Really spooky and kept me rooted to the audiobook just to find out what happens next and how the different emotional threads and character arcs resolve.

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Review: TENDER IS THE FLESH by Agustina Bazterrica (2020)

Genre: Adult Literary Fiction Horror
Year Release: 2021
Source: Audible

Rating: 4 out of 5.

Listened to the audiobook
Content warnings: cannibalism, slaughterhouse machinations, humans as sustenance, sexual abuse, rape, blood play, violence against puppies

In the alternate universe in which this book takes place, a virus has made all meat poisonous to humans, except for that certain hunger. The rest is told from the perspective of Marcos, a worker at one of the facilities whose life is falling apart. Until he’s “gifted” with a female, and things get worse from there.

While low on plot and shock value beyond its conceit, the ending punched me in the face on a journey that is very frank with its depiction and high in its interiority.

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Review: SEX CULT NUN: Breaking Away from the Children of God, a Wild, Radical Religious Cult by Faith Jones (2021)

Genre: Adult Memoir
Year Release: 2021
Source: Audible

Rating: 5 out of 5.

Listened to the audiobook
Trigger warnings (all of these are graphic): Child sexual abuse, rape, sexual assault, incest, suicidal ideation, murder, isolation, gaslighting, manipulation, abuse, trauma in the name of religion

I finished listening to this book days ago and have finally figured out how to talk about it. It’s not an easy story or an easy read. But the author’s note at the beginning outlines what Jones set out to do: tell a coming of an age story from the point of view of a girl who grew up in a religious cult. In that, it is successful. Heartbreakingly successful.

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Review: NIGHTBITCH by Rachel Yoder (2021)

Genre: Adult Horror
Year Release: 2021
Source: Audible

Rating: 5 out of 5.

Listened to the audiobook
Content warnings: Gore, body horror, violence against animals (the cat dies)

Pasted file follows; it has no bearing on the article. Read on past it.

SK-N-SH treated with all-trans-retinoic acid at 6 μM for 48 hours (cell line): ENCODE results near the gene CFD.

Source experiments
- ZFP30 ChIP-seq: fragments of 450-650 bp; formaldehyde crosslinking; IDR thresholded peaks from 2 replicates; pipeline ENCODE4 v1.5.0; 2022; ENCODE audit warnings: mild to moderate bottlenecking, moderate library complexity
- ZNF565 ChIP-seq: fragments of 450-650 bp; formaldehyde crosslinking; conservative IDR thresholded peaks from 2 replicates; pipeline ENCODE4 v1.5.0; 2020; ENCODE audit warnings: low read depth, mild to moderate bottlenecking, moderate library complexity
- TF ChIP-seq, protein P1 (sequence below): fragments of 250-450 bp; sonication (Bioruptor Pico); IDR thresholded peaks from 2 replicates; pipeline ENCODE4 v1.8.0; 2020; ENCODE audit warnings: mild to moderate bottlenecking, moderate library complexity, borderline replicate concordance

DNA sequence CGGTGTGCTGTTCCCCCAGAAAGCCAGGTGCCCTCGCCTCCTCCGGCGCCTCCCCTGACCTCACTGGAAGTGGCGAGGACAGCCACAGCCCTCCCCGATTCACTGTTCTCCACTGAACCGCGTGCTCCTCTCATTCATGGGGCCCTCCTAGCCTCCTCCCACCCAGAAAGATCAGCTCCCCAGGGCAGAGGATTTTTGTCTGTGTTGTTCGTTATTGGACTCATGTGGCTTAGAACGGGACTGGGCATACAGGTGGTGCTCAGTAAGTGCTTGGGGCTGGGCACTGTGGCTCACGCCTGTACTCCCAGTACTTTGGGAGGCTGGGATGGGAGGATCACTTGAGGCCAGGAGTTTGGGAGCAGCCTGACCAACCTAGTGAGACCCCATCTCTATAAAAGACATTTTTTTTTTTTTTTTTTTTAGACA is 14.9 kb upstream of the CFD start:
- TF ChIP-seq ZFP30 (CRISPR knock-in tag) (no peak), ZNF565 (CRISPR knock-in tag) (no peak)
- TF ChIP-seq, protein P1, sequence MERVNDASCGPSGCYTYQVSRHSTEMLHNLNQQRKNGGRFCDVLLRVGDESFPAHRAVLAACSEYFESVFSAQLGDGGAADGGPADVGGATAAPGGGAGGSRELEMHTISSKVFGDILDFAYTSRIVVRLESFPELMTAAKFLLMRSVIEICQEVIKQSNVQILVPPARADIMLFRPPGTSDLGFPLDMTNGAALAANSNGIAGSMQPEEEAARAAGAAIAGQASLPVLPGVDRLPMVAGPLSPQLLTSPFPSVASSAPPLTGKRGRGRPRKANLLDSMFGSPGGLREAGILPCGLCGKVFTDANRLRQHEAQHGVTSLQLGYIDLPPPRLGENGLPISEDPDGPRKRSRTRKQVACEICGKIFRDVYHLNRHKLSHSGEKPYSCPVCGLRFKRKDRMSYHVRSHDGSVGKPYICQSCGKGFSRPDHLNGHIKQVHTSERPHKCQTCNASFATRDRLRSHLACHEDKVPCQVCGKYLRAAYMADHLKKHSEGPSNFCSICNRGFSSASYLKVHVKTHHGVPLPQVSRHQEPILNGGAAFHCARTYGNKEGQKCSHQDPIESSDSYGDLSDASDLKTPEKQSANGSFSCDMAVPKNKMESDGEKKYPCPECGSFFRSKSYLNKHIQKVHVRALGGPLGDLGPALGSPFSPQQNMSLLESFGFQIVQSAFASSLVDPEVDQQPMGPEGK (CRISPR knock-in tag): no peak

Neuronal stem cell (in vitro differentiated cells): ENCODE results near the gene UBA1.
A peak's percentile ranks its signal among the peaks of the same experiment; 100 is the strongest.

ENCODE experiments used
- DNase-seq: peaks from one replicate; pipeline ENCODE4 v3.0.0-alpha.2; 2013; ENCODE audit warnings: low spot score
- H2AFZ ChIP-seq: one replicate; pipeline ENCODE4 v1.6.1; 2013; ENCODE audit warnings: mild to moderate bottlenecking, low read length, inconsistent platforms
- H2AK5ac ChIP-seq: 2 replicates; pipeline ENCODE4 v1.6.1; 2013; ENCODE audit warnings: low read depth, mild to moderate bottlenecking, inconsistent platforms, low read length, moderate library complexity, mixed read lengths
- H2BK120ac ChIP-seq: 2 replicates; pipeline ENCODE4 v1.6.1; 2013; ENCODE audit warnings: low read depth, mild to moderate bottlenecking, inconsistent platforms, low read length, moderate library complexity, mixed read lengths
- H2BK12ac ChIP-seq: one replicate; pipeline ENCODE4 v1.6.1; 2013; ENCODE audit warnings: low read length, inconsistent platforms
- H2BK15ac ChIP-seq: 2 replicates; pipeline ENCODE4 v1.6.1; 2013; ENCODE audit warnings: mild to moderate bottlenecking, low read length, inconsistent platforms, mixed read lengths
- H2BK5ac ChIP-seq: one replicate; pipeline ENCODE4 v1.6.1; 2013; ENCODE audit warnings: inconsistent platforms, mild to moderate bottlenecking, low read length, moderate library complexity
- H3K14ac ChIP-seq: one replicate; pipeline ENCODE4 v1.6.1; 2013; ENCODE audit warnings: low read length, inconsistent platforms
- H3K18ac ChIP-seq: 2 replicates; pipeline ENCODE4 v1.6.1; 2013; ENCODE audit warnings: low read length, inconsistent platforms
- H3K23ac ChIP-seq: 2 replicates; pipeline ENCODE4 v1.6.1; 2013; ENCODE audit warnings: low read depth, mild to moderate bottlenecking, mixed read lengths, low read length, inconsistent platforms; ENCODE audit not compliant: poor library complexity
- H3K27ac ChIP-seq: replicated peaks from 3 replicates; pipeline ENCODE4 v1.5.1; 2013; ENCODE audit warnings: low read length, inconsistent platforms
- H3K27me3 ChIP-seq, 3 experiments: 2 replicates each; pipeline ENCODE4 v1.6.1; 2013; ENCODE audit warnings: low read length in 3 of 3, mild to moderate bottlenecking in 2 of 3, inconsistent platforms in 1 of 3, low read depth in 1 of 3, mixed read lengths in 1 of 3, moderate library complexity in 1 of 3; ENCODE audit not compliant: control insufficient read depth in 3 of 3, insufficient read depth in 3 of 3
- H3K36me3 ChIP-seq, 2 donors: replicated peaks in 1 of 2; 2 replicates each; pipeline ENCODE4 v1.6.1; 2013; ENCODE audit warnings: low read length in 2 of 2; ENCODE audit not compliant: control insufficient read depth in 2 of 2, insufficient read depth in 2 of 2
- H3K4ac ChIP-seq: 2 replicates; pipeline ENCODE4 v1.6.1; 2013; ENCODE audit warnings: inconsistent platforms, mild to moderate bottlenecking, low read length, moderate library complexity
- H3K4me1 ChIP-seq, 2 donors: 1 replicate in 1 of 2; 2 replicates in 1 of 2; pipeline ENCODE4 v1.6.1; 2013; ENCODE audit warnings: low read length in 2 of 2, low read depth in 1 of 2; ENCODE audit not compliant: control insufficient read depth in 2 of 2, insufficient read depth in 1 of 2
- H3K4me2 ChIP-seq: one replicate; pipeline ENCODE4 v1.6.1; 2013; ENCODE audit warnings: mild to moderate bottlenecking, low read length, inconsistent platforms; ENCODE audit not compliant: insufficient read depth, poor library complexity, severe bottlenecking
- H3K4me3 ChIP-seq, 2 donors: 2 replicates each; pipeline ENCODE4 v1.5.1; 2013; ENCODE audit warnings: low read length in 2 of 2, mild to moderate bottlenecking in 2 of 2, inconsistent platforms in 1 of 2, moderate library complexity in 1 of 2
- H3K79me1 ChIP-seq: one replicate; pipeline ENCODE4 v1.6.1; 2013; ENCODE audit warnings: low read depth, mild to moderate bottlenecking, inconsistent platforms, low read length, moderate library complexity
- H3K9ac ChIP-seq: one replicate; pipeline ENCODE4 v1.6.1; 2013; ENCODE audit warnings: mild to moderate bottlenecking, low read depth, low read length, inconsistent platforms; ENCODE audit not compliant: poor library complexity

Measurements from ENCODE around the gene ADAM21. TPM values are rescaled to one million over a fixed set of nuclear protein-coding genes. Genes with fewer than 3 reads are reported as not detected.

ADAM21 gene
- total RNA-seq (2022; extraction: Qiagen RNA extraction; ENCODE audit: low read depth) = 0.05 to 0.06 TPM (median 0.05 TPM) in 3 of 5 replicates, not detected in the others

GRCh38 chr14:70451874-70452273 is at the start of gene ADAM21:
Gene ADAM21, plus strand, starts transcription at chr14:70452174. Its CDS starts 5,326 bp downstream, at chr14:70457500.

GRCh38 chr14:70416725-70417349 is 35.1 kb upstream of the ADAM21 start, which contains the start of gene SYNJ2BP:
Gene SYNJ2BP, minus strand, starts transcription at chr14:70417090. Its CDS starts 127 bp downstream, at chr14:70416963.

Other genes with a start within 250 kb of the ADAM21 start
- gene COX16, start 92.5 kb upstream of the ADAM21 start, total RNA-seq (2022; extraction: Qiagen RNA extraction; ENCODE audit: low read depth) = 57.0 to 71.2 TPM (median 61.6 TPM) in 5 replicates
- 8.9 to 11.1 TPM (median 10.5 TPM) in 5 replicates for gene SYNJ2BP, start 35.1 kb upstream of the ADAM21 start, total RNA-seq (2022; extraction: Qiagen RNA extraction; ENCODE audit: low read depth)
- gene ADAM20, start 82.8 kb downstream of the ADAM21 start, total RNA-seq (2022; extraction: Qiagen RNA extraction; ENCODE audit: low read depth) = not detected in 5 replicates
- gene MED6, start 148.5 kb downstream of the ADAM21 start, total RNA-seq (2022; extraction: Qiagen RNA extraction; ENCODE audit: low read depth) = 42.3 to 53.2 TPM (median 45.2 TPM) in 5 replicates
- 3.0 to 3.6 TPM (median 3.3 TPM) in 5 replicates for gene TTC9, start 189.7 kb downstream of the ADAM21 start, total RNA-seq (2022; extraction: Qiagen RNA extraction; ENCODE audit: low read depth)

A mother lives with her toddler and engineer husband. One day, hair like fur starts showing up on her body and the story only gets weirder and more visceral from there. She’s trying to reconcile who she is as a mother in contrast to herself as an artist in contrast to society’s expectations of both.

This book is intense with an energy that made it so, so, so hard to look away until the curtain falls on a performance art piece that imitates life and the mythology woven throughout.

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Review: WYLDING HALL by Elizabeth Hand (2014)

Genre: Adult Horror
Year Release: 2014
Source: Audible

Rating: 4 out of 5.

Listened to the audiobook
Content warnings: Drug use

A folk band rents out a manor for the summer to record an album. The story of that recording is told through interviews with their manager, the bandmates, and others as they try to tell the full account of singer-guitarist Julian Blake’s disappearance.

This book is super eerie. The interview format really works here, as it’s super easy to track the different versions of the story, in addition to pin-pointing the moments when reality gets a bit wonky. The atmosphere shines through in the different tellings, with a great balance of nostalgia and things unspoken.

Getting any more specific will spoiler the experience, but this was a fun story to sink into, watching these youth make seemingly innocuous choices that rest in stark contrast to the horror to come.

Review: THE GIRLS ARE ALL SO NICE HERE by Laurie Elizabeth Flynn (2021)

Genre: Adult Psychological Thriller
Year Release: 2021
Source: Audible

Rating: 5 out of 5.

Listened to the audiobook
Content warnings: Drug abuse, suicide, bullying, rape (depicted), alcoholism, murder

PR manager Ambrosia “Amb” Wellington is invited to a college reunion, but there are so many skeletons buried within that closet and someone is bent on revealing the truth. What follows is a story told in dual timelines, the past and the present, as what looks like normal college debauchery turns into a matter of light and death. There are parties, there are hookups, there are gross boys and even more despicable girls. There’s a laser focus on the extracurriculars of college that felt uncomfortably true to life.

This book is one hell of an anti-bullying PSA. It’s not often we see the person who did the bullying as the protagonist, but the layers to it are hard to take your eyes of.